A new discovery in mice by researchers at Wake Forest Baptist Medical Center may one day allow doctors to spare some patients with acute myeloid leukemia (AML) from toxic treatments, while also opening the door for new therapeutic research.
AML, the most common form of acute leukemia seen in adults, is an aggressive form of cancer that primarily affects the elderly. Despite years of research, outcomes for most patients remain poor, particularly for one subset of patients with a specific mutation of the FLT3 receptor.
At a microscopic level, each cell's surface is covered in proteins that allow for signals on the outside of a cell to "turn on" various activities inside that cell. FLT3 is one of those receptor proteins. Mutations of the FLT3 receptor are among the most common mutations seen in the disease -- affecting about 20 to 30 percent of AML patients -- and have been associated with worse prognosis.
A new study, published recently in the journal Experimental Hematology, reveals that one particular mutation of the FLT3 receptor, called internal tandem duplication (ITD), alters the patient's responsiveness to standard therapy.
"This research uses a mouse model to define the changes in chemotherapy response that the presence of the FLT3-ITD causes," said Timothy S. Pardee, M.D., Ph.D., an assistant professor of hematology and oncology and lead author of the study. "While its affect on prognosis has been well documented, its affect on therapy response has been poorly understood."
Pardee and colleagues used mice that had leukemia, either with or without the FLT3-ITD, to examine the effects of the mutation on responsiveness to two drugs used in combination as standard chemotherapy treatment for AML patients: cytarabine and doxorubicin. Both drugs work by altering the DNA of cells in different ways, causing them to essentially commit suicide.
The researchers found that the presence of the FLT3-ITD mutation makes cells resistant to doxorubicin, but makes them extra sensitive to cytarabine, when the drugs are administered separately. More importantly, the mutation causes the cells to be resistant overall to the combination of the two drugs, the most common clinical application.
When the mutation occurs, it is a cancer-initiating event. The receptor is no longer able to turn itself off, so it continuously signals the cells to grow and repair damage, such as the damage intentionally caused by doxorubicin.
"The mice who had this mutation seemed to be able to repair certain kinds of DNA damage, specifically, the double strand DNA breaks that the doxorubicin creates," Pardee said. "The FLT3-ITD mutation is telling the cell to repair itself at a pace that keeps up with the amount of damage the drug is designed to cause. If you have a cancer cell that you're trying to kill by doing a certain type of damage and that cell is better at repairing that kind of damage, you have to do more damage to get the cell to die. The mice that were treated with just doxorubicin died at the same rate as those that received no treatment at all."
And, while the FLT3-ITD mutation seems to make cells more sensitive to the impact of cytarabine when exposed to just the one drug, the mutation lessens the impact of the combination of the two drugs together.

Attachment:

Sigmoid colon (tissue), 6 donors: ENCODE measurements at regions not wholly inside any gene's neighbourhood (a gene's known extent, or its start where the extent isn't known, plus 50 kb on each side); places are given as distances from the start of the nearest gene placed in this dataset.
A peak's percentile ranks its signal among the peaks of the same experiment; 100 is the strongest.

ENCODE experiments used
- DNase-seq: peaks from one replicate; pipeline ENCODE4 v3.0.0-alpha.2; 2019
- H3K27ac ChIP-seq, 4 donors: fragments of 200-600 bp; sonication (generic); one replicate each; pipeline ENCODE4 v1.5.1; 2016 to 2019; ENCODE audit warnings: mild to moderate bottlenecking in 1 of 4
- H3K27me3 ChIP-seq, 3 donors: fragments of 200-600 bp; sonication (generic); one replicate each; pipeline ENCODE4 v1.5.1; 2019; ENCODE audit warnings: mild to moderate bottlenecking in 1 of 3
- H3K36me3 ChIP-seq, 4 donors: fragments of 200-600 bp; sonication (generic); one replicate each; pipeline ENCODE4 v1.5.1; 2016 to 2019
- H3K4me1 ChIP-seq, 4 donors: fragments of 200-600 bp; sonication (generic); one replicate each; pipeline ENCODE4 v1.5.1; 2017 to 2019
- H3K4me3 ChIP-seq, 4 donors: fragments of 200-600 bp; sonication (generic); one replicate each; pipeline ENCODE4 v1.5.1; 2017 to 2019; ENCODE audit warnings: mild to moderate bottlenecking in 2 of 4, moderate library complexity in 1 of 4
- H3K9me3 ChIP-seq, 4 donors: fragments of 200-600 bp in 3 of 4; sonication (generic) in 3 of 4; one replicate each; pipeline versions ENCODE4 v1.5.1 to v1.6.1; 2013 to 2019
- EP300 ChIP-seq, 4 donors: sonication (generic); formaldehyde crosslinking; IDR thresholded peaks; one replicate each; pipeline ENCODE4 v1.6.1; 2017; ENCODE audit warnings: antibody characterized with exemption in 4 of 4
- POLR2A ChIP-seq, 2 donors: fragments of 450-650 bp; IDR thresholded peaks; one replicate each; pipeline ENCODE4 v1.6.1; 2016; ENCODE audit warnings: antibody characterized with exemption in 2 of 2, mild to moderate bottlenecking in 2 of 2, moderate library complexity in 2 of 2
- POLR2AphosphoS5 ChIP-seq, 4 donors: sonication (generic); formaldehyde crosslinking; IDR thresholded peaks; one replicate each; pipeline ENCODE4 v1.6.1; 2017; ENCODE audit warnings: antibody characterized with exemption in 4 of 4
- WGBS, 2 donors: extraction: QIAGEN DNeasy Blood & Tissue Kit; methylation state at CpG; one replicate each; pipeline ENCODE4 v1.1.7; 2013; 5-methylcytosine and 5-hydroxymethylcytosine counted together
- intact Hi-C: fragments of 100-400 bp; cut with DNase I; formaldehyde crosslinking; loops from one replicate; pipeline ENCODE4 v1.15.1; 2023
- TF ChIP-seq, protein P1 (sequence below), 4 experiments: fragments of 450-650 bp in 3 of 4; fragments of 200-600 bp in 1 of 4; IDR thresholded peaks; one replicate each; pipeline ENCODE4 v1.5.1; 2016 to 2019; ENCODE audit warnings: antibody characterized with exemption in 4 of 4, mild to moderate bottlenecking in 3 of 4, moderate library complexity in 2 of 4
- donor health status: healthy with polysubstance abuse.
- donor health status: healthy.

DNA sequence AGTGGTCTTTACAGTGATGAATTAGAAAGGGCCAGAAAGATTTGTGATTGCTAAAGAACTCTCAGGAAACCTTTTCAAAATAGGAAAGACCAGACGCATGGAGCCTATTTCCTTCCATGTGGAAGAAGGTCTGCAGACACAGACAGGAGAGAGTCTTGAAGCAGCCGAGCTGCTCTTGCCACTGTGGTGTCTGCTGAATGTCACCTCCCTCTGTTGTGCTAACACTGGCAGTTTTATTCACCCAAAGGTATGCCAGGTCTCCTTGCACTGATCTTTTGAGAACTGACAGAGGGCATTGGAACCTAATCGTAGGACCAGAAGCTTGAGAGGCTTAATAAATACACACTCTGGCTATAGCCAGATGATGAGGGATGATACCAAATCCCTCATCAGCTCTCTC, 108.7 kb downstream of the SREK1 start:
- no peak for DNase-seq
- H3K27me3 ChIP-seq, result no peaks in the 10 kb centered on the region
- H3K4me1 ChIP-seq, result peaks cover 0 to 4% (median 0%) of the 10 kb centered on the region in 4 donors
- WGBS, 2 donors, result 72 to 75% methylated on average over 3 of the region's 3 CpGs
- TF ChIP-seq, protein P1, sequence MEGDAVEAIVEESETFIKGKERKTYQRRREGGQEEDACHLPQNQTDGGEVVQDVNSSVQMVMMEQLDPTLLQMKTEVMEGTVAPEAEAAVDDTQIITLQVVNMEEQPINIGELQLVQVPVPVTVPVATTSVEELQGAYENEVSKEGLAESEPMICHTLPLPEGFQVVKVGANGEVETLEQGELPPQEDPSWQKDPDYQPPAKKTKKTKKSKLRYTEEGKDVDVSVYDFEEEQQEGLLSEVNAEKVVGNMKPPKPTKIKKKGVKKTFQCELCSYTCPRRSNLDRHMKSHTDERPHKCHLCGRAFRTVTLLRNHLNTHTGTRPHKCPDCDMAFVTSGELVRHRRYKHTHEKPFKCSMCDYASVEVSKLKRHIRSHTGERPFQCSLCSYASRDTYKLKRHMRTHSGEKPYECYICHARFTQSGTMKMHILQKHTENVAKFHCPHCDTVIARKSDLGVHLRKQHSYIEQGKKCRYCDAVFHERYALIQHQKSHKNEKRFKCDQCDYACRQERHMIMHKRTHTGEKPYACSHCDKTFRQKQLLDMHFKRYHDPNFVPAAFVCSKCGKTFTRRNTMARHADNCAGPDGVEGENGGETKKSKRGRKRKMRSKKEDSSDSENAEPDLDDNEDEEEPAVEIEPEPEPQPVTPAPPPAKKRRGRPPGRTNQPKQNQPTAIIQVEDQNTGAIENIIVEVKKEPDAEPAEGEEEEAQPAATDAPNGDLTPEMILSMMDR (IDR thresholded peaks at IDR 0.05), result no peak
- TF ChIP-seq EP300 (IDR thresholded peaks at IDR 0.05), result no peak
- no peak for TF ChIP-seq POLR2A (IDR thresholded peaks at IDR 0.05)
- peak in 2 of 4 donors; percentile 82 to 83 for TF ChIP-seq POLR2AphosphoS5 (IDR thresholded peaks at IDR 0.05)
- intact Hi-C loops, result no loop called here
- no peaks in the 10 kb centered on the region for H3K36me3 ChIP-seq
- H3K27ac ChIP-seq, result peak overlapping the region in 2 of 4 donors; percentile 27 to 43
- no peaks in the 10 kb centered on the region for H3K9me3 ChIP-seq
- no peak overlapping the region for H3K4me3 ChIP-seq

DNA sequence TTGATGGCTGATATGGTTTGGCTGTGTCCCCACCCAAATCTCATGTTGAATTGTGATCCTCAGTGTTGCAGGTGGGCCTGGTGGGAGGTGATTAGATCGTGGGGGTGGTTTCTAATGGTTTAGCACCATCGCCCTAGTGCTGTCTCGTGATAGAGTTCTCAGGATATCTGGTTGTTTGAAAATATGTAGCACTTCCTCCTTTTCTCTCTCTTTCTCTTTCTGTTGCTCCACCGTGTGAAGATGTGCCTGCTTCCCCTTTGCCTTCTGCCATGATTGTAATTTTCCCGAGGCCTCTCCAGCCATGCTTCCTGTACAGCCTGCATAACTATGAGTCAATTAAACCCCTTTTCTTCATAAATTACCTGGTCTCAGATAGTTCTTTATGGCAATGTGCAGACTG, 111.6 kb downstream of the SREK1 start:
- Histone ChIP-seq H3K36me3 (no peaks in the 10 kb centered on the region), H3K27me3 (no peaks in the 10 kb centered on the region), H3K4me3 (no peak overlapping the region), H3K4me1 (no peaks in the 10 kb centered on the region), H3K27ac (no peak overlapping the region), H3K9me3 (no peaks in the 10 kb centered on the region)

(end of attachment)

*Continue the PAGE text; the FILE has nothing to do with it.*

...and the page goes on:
"It's almost like the doxorubicin is protecting the cancer cells somewhat from the impact of the cytarabine, which is trying to kill the cell," Pardee said. "When this mutation is present, there is no benefit to adding the doxorubicin. The amount of leukemia does not lessen with the use of it."
Doxorubicin falls into a class of extremely toxic drugs known as anthracyclines. As with other chemotherapy agents, they are known to cause hair loss. However, they are also known to suppress normal cells in the bone marrow and to cause cardiac toxicity. Treatment with drugs of this class can directly injure the heart muscle and sometimes even cause heart failure, Pardee explained.
"Virtually every AML patient in America and Europe who can handle this combination of drugs will receive this standard treatment under current practice guidelines," Pardee said. "More studies are needed to determine the applicability of these findings in humans, but this study shows, in an animal model, that those with the FLT3-ITD mutation are deriving no benefit from the addition of doxorubicin.
"We're hopeful that in the future, these findings will lead to more personalized patient care," he said. "The 'one-size-fits-all' approach to treating AML needs to be re-examined."
In addition to investigating ways to personalize approaches in treatment, Pardee said that future research may focus on developing drugs that can be combined with cytarabine in patients with this mutation and be effective, perhaps by inhibiting the FLT3 receptor or working in ways other than creating double strand DNA breaks.
This research was funded by several sources including the Leukemia and Lymphoma Society, National Cancer Institute, and Wake Forest University Comprehensive Cancer Center. Johannes Zuber, M.D., and Scott W. Lowe, Ph.D., of the Cold Spring Harbor Laboratory, in New York, appear as co-authors on the paper. Lowe is also affiliated with Howard Hughes Medical Institute, in New York.
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